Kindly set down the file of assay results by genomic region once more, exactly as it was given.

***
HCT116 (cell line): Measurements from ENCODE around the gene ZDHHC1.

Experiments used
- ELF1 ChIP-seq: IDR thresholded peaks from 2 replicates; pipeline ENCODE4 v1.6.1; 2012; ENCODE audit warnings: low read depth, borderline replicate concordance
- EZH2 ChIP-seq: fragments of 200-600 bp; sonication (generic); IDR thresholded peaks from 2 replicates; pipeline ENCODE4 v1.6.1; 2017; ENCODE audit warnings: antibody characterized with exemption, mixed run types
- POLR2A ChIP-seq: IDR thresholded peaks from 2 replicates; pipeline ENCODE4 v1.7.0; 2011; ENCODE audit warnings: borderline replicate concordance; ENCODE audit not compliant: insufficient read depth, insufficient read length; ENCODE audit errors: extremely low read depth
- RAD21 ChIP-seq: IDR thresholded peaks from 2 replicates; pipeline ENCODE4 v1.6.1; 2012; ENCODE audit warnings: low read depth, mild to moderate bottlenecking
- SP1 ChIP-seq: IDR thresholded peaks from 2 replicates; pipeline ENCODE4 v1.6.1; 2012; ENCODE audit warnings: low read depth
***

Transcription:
HCT116 (cell line): Measurements from ENCODE around the gene ZDHHC1.

Experiments used
- ELF1 ChIP-seq: IDR thresholded peaks from 2 replicates; pipeline ENCODE4 v1.6.1; 2012; ENCODE audit warnings: low read depth, borderline replicate concordance
- EZH2 ChIP-seq: fragments of 200-600 bp; sonication (generic); IDR thresholded peaks from 2 replicates; pipeline ENCODE4 v1.6.1; 2017; ENCODE audit warnings: antibody characterized with exemption, mixed run types
- POLR2A ChIP-seq: IDR thresholded peaks from 2 replicates; pipeline ENCODE4 v1.7.0; 2011; ENCODE audit warnings: borderline replicate concordance; ENCODE audit not compliant: insufficient read depth, insufficient read length; ENCODE audit errors: extremely low read depth
- RAD21 ChIP-seq: IDR thresholded peaks from 2 replicates; pipeline ENCODE4 v1.6.1; 2012; ENCODE audit warnings: low read depth, mild to moderate bottlenecking
- SP1 ChIP-seq: IDR thresholded peaks from 2 replicates; pipeline ENCODE4 v1.6.1; 2012; ENCODE audit warnings: low read depth